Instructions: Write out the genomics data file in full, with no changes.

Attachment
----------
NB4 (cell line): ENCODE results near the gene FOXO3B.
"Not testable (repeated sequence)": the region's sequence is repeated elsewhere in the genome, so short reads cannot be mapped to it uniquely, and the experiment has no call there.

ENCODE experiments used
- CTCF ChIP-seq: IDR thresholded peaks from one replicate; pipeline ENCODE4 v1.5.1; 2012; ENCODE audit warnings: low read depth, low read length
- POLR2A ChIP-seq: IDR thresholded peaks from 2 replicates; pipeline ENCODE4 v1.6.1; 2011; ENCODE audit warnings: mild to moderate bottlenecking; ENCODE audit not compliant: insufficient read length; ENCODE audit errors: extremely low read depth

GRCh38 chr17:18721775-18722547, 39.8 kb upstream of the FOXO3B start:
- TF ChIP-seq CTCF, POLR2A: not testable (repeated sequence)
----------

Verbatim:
NB4 (cell line): ENCODE results near the gene FOXO3B.
"Not testable (repeated sequence)": the region's sequence is repeated elsewhere in the genome, so short reads cannot be mapped to it uniquely, and the experiment has no call there.

ENCODE experiments used
- CTCF ChIP-seq: IDR thresholded peaks from one replicate; pipeline ENCODE4 v1.5.1; 2012; ENCODE audit warnings: low read depth, low read length
- POLR2A ChIP-seq: IDR thresholded peaks from 2 replicates; pipeline ENCODE4 v1.6.1; 2011; ENCODE audit warnings: mild to moderate bottlenecking; ENCODE audit not compliant: insufficient read length; ENCODE audit errors: extremely low read depth

GRCh38 chr17:18721775-18722547, 39.8 kb upstream of the FOXO3B start:
- TF ChIP-seq CTCF, POLR2A: not testable (repeated sequence)